The Tribune will highlight some gallery openings and other arts happenings in the first edition of each month, coinciding with First Thursday (Oct. 1). Most have reopened with COVID-19 safety protocols and government restrictions in place:
• Portland Art Museum, 1219 S.W. Park Ave., presents its first exhibit since reopening, "Joryu Hanga Kyokai, 1956-1965: Japan's Women Printmakers." For more: www.portlandartmuseum.org.
• An out-of-Portland destination, Maryhill Museum of Art, in Goldendale, Washington, has reopened.
Hours are 11 a.m.-5 p.m. Fridays-Mondays. "A Particular Beauty: Romanian Folk Clothing" is a featured exhibit through Nov. 15, 2021. For more: www.maryhillmuseum.org.
• Lakewood Center for the Arts in Lake Oswego addresses the trials and tribulations of 2020 in an online art exhibit, "Disruption," through its Festival of the Arts program. Artists have made works about the COVID-19 pandemic, Black Lives Matter movement, social change, politics and environmental emergencies.
Works include Natalie Wood's photograph on metal "You Are So Far Away," which takes a common landscape reflection and transforms a city skyline into a forest.
Wood said: "During the pandemic I retreated into my home, into my mind and into nature. It's sometimes difficult to make sense of my memories of a past life, living nonstop with the present reality of sheltering in place. … My busy streets are replaced with calm lakes. Appointments with friends are replaced by visits with silent trees. I am closer to life and yet desperate to go back to the living."
The exhibit goes online Oct. 1 at www.lofestival.org and stays up till Nov. 1.
• A new multimedia exhibition, "Shelter in Place," will be installed at the Oregon Jewish Museum and Center for Holocaust Education, 724 N.W. Davis St. It will be visible from the exterior, the windows and first-floor gallery, starting Oct. 1 (eve of Jewish holiday Sukkot).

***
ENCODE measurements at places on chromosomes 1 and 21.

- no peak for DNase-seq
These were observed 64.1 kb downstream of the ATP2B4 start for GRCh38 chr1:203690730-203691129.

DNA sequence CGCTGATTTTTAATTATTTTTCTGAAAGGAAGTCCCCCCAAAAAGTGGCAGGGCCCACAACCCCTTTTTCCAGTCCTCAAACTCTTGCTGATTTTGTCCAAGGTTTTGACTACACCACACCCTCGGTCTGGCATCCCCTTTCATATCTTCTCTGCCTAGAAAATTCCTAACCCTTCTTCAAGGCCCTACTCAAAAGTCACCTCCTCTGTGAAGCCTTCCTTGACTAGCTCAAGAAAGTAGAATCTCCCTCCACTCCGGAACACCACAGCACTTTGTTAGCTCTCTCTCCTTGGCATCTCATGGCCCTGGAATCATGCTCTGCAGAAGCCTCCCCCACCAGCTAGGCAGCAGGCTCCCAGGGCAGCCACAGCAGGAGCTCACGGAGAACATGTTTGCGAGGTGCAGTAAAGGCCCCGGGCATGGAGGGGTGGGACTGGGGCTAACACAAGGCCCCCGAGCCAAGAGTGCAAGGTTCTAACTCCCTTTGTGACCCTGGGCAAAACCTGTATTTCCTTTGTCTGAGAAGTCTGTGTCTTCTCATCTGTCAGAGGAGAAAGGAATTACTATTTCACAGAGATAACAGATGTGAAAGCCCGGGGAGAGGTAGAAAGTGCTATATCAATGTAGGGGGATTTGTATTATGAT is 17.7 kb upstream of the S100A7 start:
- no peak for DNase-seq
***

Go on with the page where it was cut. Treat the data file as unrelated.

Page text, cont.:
The work by social artist and activist Adam McKinney includes film, photography and dance-based "interrogation" of social tenets of Sukkot — departing and dwelling, expressing and atoning, striking and shaking. It's a Black Jewish response to histories of oppression by McKinney, and an inquiry into social isolation and the physical and emotional effects of anti-Black racial violence.
For more: www.ojmche.org.
• Elizabeth Leach Gallery, 417 N.W. Ninth Ave., has two new exhibits debuting on First Thursday: "Phalanxes," featuring graphic textile wall works by Mark R. Smith (through Nov. 28), and "Black Wood," which highlights new figurative paintings by Jeremy Okai Davis (through Oct. 31).
Smith uses dome, diamond, circle and starburst figures from linear woven strips that were cut, mitered and reconfigured into interlocking patterns that transmit an exquisite, symbiotic beauty. Davis makes his Leach debut with paintings that feature actors and models from Jet and Hue magazine covers in the 1950s-'60s. For more: www.elizabethleach.com.
• Reminder: Portland Art Museum, 1219 S.W. Park Ave., usually offers free admission from 5-8 p.m. on First Thursdays; www.portlandartmuseum.org.
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